Why Did The Confederate Win The Civil War Essay

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Given the Union’s strength, the Confederacy was likely to lose. To win, the Confederacy had to destroy Northern morale. Even though the war was long and bloody, Northern morale remained. The morale of Union soldiers was vital. The Union was further supported by the fact that four slave states, Delaware, Missouri, Maryland and Kentucky, stayed faithful to the Union. This gave confidence to the Union knowing they wouldn’t have to fight four extra states. The Confederacy wished to make it through the war by trading materials with Europe. But, the Union used its naval force to apply a tight blockade. But, in 1861 most Southerners thought that the Confederacy was the favorite to win the war because of the size of the Confederacy. The Confederacy’s total size, 750,000 square miles, was an…show more content…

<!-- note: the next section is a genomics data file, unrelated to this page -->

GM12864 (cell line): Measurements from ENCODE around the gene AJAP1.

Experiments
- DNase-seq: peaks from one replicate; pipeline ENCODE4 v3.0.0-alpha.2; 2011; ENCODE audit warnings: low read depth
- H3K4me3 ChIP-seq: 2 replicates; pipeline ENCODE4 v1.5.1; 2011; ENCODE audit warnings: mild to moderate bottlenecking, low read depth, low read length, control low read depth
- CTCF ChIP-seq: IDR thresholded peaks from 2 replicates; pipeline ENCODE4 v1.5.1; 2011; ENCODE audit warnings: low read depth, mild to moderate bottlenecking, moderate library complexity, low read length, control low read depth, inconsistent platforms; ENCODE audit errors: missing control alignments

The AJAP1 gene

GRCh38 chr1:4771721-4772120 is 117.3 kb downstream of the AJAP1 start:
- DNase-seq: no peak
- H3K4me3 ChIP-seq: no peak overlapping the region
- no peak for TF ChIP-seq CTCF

As abandonment and hostility increased, Confederate resistance collapsed from internal conflicts that indicated further struggle impossible. The Confederacy lost because its people did not motivate hard enough and long enough to win. Not even all the people inside the 11 Confederate states were dedicated to the Confederate cause. Questionably, the Confederacy failed to generate a strong sense of nationalism. Thus, when the going got tough, Southerners found it tough to keep going. In truth, however, Southerners had a solid sense of individuality – a belief that they shared cultural morals at likelihoods with those of the rest of the country. What mainly set them apart was slavery, the backbone of the Confederacy. The strong point of patriotic feeling in 1861 produced 500,000 volunteers for military service. Southern politicians, clergymen and newspaper editors tried there hardest to secure support for the Confederacy. The war, which gave Southerners a new set of heroes and which also created a unifying hatred of the enemy, strengthened feelings of national

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